Nausicaa Renner

All articles by this author

Until They Inevitably Find and Kill Each Other

Video games roundup

What has changed, two decades on, is the thrust of these games. There has been, in video-game sports as in the culture at large, an astonishing administrative bloat. The first time I noticed the shift was in playing GameDay 2000, a basic NFL simulator. Sure, you could play an NFL game, watch the tightly-packed polygonal men glitch through one another, watch the victory dances to buttrock anthems. But GameDay also let you start a franchise. Now, instead of calling plays and moving small men around, you were the GM. The game let you simulate entire seasons, no longer bothering with the incidental back-and-forth of moving a ball across a field, but playing football on a world-historic level. In the offseason you would trade and draft new players, based on stats generated by the computer, new rookies with computer-generated names populating your team, until your Chicago Bears were unrecognizable, the year was 2020, and your franchise had won the past decade of Super Bowl rings.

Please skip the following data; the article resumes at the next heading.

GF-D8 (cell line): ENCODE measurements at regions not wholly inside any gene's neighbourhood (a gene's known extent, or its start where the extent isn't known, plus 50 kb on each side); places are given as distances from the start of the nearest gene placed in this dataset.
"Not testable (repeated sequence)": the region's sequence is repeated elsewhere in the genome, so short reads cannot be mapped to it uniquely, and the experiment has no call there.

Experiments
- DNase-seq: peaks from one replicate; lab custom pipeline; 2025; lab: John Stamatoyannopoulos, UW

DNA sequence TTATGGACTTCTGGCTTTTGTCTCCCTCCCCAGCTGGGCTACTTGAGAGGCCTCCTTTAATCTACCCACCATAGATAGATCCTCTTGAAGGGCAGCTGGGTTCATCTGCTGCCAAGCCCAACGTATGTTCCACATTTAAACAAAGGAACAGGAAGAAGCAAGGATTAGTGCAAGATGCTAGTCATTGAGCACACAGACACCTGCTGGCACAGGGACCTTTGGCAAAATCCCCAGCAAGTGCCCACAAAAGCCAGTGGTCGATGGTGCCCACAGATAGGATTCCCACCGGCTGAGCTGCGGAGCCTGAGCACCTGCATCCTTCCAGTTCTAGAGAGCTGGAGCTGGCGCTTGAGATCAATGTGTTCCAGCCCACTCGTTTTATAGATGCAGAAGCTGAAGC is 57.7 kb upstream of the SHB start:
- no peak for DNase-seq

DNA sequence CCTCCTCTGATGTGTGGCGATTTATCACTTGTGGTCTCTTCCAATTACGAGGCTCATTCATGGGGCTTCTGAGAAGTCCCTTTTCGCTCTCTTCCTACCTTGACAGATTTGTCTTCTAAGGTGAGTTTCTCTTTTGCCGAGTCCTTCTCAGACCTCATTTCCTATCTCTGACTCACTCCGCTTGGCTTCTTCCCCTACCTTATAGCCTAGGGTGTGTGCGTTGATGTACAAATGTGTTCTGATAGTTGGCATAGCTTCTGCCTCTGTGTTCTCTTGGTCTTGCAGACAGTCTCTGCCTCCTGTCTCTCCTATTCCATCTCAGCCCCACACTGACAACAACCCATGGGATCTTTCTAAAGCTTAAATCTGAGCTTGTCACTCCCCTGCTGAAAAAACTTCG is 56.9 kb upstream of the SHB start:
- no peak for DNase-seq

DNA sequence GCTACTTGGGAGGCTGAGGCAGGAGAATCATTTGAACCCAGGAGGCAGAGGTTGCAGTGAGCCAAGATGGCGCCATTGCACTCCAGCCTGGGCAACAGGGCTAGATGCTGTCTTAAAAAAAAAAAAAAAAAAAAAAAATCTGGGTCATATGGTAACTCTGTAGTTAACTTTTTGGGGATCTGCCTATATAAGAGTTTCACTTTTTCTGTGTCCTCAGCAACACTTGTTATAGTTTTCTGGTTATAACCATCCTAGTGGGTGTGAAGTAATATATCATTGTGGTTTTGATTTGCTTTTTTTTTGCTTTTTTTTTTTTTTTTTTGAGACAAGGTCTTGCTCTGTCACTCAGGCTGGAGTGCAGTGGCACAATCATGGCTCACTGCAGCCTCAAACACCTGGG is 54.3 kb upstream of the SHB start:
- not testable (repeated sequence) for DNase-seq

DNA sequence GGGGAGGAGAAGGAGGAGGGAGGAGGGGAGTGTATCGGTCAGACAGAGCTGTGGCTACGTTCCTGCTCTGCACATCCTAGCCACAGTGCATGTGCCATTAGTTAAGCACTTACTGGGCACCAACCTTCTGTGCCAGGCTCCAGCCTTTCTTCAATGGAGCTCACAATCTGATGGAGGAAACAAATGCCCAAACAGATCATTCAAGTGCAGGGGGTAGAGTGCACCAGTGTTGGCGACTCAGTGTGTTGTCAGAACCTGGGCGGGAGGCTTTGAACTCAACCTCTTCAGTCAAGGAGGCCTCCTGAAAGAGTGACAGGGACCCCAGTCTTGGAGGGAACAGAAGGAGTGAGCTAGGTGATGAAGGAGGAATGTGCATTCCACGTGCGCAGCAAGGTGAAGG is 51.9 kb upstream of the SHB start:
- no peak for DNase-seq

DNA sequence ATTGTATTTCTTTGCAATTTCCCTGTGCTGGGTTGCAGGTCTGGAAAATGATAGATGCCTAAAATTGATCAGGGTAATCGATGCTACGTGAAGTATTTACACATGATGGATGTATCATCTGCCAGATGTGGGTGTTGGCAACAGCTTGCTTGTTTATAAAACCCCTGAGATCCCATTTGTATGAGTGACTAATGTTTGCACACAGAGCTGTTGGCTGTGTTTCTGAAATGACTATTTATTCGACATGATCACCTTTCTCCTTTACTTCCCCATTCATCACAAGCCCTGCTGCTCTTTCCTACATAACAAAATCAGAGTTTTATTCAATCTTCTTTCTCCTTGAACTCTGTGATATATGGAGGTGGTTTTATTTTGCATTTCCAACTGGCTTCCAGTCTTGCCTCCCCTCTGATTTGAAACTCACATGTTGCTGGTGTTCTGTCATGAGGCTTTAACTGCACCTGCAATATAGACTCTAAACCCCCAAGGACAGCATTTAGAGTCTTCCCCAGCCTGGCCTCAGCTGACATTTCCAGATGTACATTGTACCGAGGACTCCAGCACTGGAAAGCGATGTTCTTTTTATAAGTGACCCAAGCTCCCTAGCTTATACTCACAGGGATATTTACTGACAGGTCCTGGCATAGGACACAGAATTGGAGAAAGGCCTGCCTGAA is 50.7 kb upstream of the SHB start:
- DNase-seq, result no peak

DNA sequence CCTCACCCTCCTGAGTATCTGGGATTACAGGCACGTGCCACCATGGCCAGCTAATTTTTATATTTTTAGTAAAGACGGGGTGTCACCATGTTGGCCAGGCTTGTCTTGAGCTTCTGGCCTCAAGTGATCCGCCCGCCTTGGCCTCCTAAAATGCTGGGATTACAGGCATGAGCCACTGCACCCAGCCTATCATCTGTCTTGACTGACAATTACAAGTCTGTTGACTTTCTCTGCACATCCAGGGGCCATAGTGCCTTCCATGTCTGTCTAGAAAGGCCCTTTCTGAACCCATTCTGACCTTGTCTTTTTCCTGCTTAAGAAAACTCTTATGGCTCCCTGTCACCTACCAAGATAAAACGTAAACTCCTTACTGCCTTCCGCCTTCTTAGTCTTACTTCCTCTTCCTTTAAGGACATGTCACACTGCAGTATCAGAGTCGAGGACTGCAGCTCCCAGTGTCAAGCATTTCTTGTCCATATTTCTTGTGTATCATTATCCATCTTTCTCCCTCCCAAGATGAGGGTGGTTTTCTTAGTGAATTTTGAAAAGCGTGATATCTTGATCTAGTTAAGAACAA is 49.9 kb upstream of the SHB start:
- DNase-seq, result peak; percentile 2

Misdiagnosis

Misdiagnosis

Should we be angry about Trump’s Twitter account, or the consolidation of nuclear power to a single elected position?

The diagnoses laid out here—narcissistic personality disorder, sociopathy, Alzheimer’s, Trump-as-Hitler—will not result in treatment or removal from office. They assume a rational population that needs only to have the cause laid out for them. The problem confronting America is not a dearth of facts; the problem, rather, is that most people want the benefits of a system whose logical extreme—Trump—they can’t tolerate.

Exceeded Expectations

Exceeded Expectations

Everyone was able to tick off a box in their burden of proof: yes, he is a fascist.

It’s not just that there is no one to compare Trump to—it’s that he himself is a moving, rubber target. This volatility means that we can’t even compare Trump to Trump.